As with any regulatory system for financial products, the question is where to strike the appropriate balance between consumer protection, managing systemic risk, and allowing companies to compete and to innovate. (Indeed, the ongoing debate over the how best to write and to implement regulations for the recently enacted Dodd-Frank reform legislation highlights this tension). Significantly, the authors state with clarity “that the production cycle in insurance is inverted; that is, insurers receive a premium up front but are obliged to pay out only if the risk materializes at some future date.” Because an insurer bankruptcy would expose both policyholders and the beneficiaries of insurance contracts to losses, insurance regulation focuses on solvency. That said, according to the authors, insurer insolvency is not very frequent.
For those readers most interested in the nuts and bolts of Solvency II, Chapter 5 provides a useful overview of the Directive. The authors point out that Solvency II, like the Basel II banking regulations, has a three-pillar structure and that its “primary objective is the protection of policyholders and beneficiaries.” What makes Solvency II unique is that it is principles-based, rather than rules-based, and that “it explicitly states that capital is not the only (or necessarily the best) way to mitigate failure.” In the United States, by way of contrast, the states utilize a rules-based system for financial regulation, in which insurers have specific regulations with which they have to comply. Within the Solvency II framework, EU (and Norwegian, Liechtensteinian, and Icelandic) insurance companies “will be required to meet regulatory principles rather than rules.” Under the Solvency II regulations, good governance of insurance companies is emphasized and insurers are given wide latitude to develop internal modeling systems. The new rules “will inevitably shift business attitude from a compliance-based culture to a risk management culture.” What will be interesting to watch is how competitive EU insurance companies will likely be under this principles-based system.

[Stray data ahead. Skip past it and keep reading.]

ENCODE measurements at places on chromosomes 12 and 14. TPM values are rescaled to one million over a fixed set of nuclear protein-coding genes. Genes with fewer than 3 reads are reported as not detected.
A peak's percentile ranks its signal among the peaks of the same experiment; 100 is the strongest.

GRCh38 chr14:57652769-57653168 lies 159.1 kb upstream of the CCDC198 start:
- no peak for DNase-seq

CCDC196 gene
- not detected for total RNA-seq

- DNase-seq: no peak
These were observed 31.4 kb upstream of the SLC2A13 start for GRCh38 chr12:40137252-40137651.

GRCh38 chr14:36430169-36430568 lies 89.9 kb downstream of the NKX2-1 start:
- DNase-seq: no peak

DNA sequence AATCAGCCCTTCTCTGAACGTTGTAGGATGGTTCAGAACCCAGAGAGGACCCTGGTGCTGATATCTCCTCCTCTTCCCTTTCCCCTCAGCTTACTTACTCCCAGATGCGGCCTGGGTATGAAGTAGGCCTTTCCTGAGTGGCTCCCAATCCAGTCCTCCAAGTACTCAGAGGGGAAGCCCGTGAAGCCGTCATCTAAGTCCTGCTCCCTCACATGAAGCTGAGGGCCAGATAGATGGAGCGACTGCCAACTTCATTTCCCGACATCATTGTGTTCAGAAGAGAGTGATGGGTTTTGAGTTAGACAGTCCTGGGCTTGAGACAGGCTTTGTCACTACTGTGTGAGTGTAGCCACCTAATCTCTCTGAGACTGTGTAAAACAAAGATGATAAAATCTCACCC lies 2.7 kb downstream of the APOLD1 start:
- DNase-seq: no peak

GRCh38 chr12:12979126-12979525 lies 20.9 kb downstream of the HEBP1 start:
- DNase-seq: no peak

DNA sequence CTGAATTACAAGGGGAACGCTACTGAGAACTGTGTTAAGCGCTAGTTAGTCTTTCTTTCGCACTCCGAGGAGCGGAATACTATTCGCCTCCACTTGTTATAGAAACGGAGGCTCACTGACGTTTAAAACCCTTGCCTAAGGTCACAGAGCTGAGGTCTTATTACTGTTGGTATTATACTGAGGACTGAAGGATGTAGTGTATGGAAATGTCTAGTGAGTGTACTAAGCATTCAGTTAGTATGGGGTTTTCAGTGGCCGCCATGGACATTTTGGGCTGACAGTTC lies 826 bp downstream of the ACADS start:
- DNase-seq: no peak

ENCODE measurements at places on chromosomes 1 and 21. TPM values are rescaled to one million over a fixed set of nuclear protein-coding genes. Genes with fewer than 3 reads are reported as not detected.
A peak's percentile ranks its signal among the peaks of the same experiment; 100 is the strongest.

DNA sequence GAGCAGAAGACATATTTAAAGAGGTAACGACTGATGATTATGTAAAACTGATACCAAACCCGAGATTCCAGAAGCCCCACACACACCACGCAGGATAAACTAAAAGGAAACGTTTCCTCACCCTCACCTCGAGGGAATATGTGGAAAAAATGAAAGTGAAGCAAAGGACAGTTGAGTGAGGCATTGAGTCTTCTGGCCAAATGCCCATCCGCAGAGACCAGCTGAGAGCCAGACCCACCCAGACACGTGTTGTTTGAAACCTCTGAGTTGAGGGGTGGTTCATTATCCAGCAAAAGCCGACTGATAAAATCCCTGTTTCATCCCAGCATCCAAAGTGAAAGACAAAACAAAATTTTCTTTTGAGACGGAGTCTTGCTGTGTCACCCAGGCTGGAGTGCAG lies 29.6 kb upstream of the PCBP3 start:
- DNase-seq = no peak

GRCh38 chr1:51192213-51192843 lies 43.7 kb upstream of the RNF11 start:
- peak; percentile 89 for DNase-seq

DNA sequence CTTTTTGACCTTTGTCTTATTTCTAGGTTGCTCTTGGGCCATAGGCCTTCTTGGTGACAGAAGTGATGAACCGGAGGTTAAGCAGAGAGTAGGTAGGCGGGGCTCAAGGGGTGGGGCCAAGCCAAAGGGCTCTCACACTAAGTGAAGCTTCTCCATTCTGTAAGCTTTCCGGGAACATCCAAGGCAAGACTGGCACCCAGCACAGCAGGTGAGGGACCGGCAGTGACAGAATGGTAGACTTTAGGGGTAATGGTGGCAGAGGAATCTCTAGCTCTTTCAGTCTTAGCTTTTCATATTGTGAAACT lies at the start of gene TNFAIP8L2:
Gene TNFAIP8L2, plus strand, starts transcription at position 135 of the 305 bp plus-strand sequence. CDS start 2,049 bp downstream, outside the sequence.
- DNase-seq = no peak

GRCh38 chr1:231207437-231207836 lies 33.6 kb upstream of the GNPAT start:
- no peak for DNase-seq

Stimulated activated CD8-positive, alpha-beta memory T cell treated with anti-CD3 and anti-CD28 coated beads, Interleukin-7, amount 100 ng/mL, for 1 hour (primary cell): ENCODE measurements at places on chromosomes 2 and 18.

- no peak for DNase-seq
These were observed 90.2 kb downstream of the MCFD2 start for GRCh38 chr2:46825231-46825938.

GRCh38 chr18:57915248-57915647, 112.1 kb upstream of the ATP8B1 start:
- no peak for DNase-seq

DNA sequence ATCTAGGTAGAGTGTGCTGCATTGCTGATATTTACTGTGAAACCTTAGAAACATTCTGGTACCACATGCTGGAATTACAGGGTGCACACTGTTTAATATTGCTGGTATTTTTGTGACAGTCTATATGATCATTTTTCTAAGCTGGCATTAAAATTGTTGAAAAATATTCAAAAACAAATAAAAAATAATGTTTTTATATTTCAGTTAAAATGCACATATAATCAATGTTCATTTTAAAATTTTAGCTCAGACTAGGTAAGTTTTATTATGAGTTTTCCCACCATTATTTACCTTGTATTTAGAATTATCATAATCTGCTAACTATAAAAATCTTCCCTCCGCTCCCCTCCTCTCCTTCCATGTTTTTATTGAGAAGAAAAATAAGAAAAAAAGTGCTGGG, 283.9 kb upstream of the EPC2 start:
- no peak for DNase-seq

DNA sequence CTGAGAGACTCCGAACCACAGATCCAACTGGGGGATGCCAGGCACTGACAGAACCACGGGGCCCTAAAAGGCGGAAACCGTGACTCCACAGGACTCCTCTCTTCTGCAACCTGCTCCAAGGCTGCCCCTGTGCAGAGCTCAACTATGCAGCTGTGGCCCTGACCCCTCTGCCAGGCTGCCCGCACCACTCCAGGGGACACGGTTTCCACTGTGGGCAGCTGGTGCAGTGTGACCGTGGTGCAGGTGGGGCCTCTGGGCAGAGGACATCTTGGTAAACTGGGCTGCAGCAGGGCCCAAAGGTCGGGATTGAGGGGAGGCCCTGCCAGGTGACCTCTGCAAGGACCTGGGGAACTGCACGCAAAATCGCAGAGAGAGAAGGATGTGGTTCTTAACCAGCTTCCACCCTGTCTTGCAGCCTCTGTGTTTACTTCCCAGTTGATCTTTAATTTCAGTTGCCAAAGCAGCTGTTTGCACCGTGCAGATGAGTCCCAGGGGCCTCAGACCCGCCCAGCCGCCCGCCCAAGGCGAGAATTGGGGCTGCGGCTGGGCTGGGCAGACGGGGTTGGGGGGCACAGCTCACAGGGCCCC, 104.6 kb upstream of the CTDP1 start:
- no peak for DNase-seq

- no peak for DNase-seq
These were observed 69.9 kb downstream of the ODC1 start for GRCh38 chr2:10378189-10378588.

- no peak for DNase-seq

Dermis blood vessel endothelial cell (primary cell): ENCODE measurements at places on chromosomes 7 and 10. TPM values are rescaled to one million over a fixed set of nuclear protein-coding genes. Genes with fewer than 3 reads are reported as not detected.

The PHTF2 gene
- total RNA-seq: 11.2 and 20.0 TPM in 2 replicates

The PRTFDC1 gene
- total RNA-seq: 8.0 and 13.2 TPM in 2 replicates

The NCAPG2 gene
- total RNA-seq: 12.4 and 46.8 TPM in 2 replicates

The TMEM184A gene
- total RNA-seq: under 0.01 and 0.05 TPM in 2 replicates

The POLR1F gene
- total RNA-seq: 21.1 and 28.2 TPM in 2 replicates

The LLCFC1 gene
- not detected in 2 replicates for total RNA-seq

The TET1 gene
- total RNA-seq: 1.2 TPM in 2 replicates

Should Solvency II prove to be a successful regulatory framework for EU insurers, it would likely further expose the weaknesses of America’s current rules-based, compliance-oriented insurance regulation. For those policymakers and legislative staffers interested in modernizing insurance regulation in the United States, Solvency II, as noted by insurance regulation scholars, Martin F. Grace and Robert W. Klein, “could be used as a template, but U.S. regulators need not mimic any particular system to create the best possible system.” That said, for those interested in harmonizing and streamlining insurance regulation in the United States so as to make American insurers more competitive, the Solvency II Directive is worth ample consideration.
In conclusion, Executive’s Guide to Solvency II is not for the general reader, nor is it for readers without a serious interest in the economic and policy aspects of insurance regulation. For individuals working in the EU insurance industry, this book will be invaluable; for Americans interested in bold thinking about how the United States might want to restructure insurance regulation after Dodd-Frank, as well as for those interested in an Optional Federal Charter, this book — and Chapter 5, in particular — is worth reading. It may very well come to pass that by the end of 2013 EU insurers will be far more competitive globally than American insurers.
Jon Lewis © 2011